Why Crate Training Can Be Bad, All The Reasons

While crate training isn’t bad when done correctly, it can be for these reasons:

  • Many people use the crate wrong, which can lead to over-crating, neglect, and medical problems such as arthritis, obesity, and depression.
  • Using the crate as punishment promotes fear and aggression.
  • Crates don’t replace basic training.
  • Crates aren’t good for dogs with separation anxiety.

In this article, I’ll discuss why crate training can be bad, the arguments for and against crate training, and how to solve some common crate training problems.


Crate Training is Not Bad when Done Correctly

The American Kennel Club (AKC) and the Humane Society both recommend crating. While the AKC recommends it for all dogs, the Humane Society acknowledges that it’s not right for every pup.

I agree with the Humane Society on this one—personally, I’ve never crated my dogs.

I do see both the benefits and the drawbacks, and definitely haven’t ruled it out for any dogs I adopt in the future!

Let’s begin with some benefits to crate training, followed by counterarguments I’ve seen dog owners make:

  • Benefit: It allows your dog to have boundaries. Typically, the entire family should leave your dog alone when they’re in their crate. This allows them to go to the crate if they’re feeling overwhelmed, such as if kids in the household are getting hyper.
  • Argument: Your dog should have boundaries regardless. In the previous example I gave, the kids seem to be bothering the dog. Maybe the kids should be told to calm down or leave the dog alone, rather than the dog have to go to their crate for peace.
  • Benefit: A crate is like a den, or safe space for your dog. Dogs are natural den animals, meaning they seek a relatively small place for shelter. The crate makes them feel snug and secure.
  • Argument: Your dog should feel safe in your entire home. In a healthy environment, your dog will always feel safe anyway. (I believe this argument fails to include uncontrollable events, such as fireworks outside or dog anxiety.)
  • Benefit: Crates make potty training easier. If the crate is the right size (just large enough for your dog to stand and turn around inside of it), then your dog is less likely to use the bathroom inside of it. This is because dogs have a natural instinct not to pee, poop, and sleep in the same place.
  • Argument: Dogs shouldn’t be forced to hold their bladders. Instead of using the crate, you could bring your puppy or dog outside regularly so that they learn to go outside without having to hold their pee or poop.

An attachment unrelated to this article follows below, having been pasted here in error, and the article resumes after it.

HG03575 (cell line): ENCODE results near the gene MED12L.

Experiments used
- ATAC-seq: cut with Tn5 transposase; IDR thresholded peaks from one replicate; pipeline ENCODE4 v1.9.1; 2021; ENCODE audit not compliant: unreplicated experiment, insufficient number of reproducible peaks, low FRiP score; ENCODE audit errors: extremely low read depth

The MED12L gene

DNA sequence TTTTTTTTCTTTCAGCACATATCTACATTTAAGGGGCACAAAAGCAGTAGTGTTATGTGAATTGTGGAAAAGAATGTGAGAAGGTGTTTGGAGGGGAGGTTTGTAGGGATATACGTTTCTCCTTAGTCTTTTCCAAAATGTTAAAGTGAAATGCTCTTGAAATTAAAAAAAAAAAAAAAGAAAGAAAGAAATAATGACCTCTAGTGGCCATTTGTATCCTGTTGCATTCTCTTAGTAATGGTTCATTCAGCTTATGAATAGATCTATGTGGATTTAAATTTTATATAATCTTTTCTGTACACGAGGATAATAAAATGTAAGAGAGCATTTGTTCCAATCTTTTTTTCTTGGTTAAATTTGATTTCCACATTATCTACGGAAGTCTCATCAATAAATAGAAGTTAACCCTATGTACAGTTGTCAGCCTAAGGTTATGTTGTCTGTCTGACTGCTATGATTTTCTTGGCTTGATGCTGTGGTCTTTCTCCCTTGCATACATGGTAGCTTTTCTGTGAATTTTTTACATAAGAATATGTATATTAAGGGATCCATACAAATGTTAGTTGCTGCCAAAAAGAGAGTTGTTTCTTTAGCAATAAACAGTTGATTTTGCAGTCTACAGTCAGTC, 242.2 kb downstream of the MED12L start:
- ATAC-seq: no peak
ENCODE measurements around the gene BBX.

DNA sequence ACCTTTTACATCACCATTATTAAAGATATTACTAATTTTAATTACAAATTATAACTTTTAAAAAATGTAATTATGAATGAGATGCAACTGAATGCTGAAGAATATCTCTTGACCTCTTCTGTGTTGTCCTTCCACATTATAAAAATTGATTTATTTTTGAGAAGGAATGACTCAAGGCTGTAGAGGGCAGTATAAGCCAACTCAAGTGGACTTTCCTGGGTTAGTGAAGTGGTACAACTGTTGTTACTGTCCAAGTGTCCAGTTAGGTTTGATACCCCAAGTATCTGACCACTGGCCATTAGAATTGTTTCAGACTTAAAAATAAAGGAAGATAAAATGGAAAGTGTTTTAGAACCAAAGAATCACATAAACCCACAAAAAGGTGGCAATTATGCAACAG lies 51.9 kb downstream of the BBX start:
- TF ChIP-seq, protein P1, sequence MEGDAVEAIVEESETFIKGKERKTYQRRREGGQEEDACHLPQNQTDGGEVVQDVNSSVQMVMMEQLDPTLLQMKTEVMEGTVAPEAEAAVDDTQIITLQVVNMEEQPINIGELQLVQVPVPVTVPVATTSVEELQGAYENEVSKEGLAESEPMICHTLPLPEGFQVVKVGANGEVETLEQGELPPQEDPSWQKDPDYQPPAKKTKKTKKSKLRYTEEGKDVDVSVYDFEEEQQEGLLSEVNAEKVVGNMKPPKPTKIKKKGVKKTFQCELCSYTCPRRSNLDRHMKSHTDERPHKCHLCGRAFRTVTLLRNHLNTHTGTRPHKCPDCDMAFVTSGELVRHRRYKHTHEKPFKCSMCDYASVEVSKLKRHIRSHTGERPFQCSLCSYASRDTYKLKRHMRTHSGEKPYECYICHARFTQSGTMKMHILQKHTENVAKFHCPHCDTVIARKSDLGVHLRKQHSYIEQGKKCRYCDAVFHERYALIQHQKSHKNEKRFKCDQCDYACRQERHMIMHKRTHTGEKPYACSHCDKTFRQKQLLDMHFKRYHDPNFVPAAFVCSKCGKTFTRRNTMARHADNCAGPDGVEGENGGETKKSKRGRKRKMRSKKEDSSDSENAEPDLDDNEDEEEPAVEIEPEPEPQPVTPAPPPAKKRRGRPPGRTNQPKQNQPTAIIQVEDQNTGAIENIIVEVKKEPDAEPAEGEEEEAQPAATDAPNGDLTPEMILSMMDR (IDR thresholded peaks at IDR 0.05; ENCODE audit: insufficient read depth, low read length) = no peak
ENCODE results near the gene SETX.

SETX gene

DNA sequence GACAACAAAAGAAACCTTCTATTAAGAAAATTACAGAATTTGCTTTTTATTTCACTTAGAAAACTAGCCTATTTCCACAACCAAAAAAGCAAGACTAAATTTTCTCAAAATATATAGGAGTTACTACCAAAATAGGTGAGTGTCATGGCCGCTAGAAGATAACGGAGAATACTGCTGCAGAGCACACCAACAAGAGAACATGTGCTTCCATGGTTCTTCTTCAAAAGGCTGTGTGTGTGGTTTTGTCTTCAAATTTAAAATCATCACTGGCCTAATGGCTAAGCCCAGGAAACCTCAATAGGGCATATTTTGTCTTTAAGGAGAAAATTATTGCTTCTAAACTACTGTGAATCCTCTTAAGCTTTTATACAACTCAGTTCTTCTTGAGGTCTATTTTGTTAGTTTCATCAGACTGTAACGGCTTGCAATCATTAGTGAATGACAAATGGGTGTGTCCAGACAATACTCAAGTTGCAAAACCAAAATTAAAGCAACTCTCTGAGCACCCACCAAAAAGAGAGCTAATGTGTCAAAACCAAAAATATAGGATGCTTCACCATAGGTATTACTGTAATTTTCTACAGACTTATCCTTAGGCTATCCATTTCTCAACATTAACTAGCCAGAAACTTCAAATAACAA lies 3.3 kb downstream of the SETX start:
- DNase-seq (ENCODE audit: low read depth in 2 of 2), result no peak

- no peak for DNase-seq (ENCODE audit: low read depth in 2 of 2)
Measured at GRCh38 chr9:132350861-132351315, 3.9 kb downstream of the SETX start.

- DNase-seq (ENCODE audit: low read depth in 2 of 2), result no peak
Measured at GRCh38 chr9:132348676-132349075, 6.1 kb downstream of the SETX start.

• Benefit: Crate training allows you to quickly leave home with your dog in case of emergency. Your dog will also already be used to the crate, which is helpful for boarding or if your new living arrangements require a crate.
  • Argument: There are other safety plans, such as recall, leash training, or getting your dog accustomed to a carrier. You could also simply leave the crate door open, allowing them to get used to it without being forced to stay inside.
    In some emergencies, such as flooding, a crated dog might even be trapped when you’re not home—leading to disaster.


However, Many People Use the Crate Wrong

Some examples of misusing a crate include over-crating and using them for punishment.

Over-crating your dog, is leaving them inside the crate for longer than is healthy for them. For puppies, this is longer than they can hold their bladder—or around one hour per month of age.

For adult dogs, it means crating your dog for more than 8 hours daily. Unfortunately, many people work full time outside of the home and crate their dogs for longer than this due to commutes and other outings.

A drastic example of over-crating is puppy mills, where the parent dogs are often locked in crates around the clock. They’re essentially used to make money, and the puppy mills don’t care if the dogs are healthy or cared for.

A more normal household example is crating your dog day and night. Assuming an 8 hour work and sleep schedule, this is more than 16 hours a day.

No dog should be crated for the majority of their lives. As I’ll discuss below, this is animal abuse.


Poor Crate Training Can Lead to Neglect

Neglect is a form of abuse that occurs when your dog’s needs aren’t met. Poor crate training can lead to neglect in various forms.

Typically, it happens when a dog is crated too much every day. Their social and physical needs aren’t met because of this.

For instance, a two-month-old puppy crated for the entire work day will pee and poop several times in that period. They’ll then be forced to sit in their mess until their owner returns to clean them up and allow them out of the crate.

They’ll also have received no attention and no exercise during this time, and so they’ll be feeling lonely and hyper.

A dog who continually goes without being able to exercise or stretch their legs will likely suffer from physical ailments and may even live a shorter life.

Other possibilities are increased stress, anxiety, and depression.

Lastly, these dogs will most likely have behavioral problems due to boredom, lack of training, and lack of socialization.

I personally believe that allowing a dog to “cry it out” inside of their crate is also a form of neglect because it ignores your dog’s emotional needs.

The advice to let your dog “cry it out” essentially means to wait for them to stop barking, whining, or trying to escape the crate. This common advice says not to give in to your dog, but instead force them to get used to being locked inside the crate.

While a dog trained this way will eventually stop whining in their crate, it’s most likely because they’ve learned that their owner doesn’t care about their distress. They’ve essentially asked many times to be let out and were ignored, so now they won’t ask again—expecting the same result each time.


Crates don’t Replace Training

Some people use crates to replace training and this should never be done; training a dog properly is the only way to raise a dog.

For instance, they might:

  • Put the dog into the crate whenever guests are over, taking away the dog’s chance to become socialized to strangers.